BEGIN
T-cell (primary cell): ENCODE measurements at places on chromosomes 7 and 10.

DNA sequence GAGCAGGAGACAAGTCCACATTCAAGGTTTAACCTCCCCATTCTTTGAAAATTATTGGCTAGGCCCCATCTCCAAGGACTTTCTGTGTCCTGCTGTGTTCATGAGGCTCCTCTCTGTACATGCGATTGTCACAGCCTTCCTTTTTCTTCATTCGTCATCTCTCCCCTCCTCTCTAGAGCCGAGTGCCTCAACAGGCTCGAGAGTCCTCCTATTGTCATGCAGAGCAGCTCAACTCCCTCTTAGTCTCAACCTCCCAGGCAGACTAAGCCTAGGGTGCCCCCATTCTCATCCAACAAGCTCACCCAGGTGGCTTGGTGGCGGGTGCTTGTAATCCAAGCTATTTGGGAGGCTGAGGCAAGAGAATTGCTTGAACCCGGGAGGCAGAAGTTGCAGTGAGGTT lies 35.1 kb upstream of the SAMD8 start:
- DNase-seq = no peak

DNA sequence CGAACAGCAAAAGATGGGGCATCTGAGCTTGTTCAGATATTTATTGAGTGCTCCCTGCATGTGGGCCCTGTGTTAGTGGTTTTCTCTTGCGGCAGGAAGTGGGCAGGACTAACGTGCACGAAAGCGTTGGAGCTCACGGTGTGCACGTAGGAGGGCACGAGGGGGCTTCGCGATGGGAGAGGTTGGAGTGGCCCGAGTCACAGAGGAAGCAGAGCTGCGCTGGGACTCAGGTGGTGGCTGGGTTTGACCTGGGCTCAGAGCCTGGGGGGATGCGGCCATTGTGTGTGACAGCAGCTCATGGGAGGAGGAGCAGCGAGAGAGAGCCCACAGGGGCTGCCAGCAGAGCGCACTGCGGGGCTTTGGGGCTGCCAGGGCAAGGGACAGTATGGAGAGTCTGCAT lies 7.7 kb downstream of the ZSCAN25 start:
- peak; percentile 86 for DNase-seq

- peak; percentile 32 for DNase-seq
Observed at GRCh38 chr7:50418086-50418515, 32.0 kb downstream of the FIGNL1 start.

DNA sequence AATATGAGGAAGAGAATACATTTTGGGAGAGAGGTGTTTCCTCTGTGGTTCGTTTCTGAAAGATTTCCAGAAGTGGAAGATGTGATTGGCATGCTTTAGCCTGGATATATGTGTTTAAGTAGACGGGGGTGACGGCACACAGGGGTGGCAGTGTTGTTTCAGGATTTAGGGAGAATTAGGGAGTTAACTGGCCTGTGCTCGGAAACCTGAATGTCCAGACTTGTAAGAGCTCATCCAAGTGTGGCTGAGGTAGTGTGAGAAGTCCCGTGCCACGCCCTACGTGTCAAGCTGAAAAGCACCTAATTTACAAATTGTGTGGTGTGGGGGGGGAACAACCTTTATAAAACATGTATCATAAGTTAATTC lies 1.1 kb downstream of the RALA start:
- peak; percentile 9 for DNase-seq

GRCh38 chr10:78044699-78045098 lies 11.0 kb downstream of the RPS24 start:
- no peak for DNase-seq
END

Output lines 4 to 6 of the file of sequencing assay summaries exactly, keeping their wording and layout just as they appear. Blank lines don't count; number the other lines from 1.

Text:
DNA sequence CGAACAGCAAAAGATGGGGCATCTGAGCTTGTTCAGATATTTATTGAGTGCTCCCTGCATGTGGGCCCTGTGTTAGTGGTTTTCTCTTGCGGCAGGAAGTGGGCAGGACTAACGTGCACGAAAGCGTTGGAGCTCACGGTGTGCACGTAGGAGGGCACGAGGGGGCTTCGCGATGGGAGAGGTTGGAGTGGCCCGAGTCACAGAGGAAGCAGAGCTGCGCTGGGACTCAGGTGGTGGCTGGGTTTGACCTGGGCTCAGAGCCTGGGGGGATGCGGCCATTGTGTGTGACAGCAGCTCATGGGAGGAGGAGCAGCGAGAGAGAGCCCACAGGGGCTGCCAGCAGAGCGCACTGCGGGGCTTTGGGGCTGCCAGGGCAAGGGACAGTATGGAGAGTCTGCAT lies 7.7 kb downstream of the ZSCAN25 start:
- peak; percentile 86 for DNase-seq

- peak; percentile 32 for DNase-seq